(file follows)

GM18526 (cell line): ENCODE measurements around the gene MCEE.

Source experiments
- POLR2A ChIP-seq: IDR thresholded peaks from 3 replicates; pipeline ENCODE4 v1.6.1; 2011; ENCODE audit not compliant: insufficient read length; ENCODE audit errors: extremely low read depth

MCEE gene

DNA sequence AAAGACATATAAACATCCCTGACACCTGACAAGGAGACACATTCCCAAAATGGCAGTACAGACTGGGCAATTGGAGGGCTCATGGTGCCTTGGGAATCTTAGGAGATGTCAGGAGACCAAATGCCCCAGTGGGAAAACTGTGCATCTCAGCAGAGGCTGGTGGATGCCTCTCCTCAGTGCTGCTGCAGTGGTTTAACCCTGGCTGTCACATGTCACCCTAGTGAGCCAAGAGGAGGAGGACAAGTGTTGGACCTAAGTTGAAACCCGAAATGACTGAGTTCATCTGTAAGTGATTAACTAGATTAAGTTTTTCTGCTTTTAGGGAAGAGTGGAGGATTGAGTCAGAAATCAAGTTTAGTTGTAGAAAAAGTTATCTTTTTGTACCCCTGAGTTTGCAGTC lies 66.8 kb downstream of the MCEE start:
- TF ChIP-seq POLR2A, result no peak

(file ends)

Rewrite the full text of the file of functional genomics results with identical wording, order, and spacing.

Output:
GM18526 (cell line): ENCODE measurements around the gene MCEE.

Source experiments
- POLR2A ChIP-seq: IDR thresholded peaks from 3 replicates; pipeline ENCODE4 v1.6.1; 2011; ENCODE audit not compliant: insufficient read length; ENCODE audit errors: extremely low read depth

MCEE gene

DNA sequence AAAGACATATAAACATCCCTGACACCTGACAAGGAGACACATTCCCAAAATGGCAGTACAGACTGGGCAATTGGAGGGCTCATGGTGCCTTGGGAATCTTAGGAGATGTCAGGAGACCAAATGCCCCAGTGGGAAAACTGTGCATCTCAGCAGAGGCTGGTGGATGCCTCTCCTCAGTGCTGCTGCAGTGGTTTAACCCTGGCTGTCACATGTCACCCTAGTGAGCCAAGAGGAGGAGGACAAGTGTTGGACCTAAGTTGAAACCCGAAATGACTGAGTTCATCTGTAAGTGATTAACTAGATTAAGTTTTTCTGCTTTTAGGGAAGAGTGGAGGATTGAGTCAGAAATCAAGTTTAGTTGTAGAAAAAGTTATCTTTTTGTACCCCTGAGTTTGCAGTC lies 66.8 kb downstream of the MCEE start:
- TF ChIP-seq POLR2A, result no peak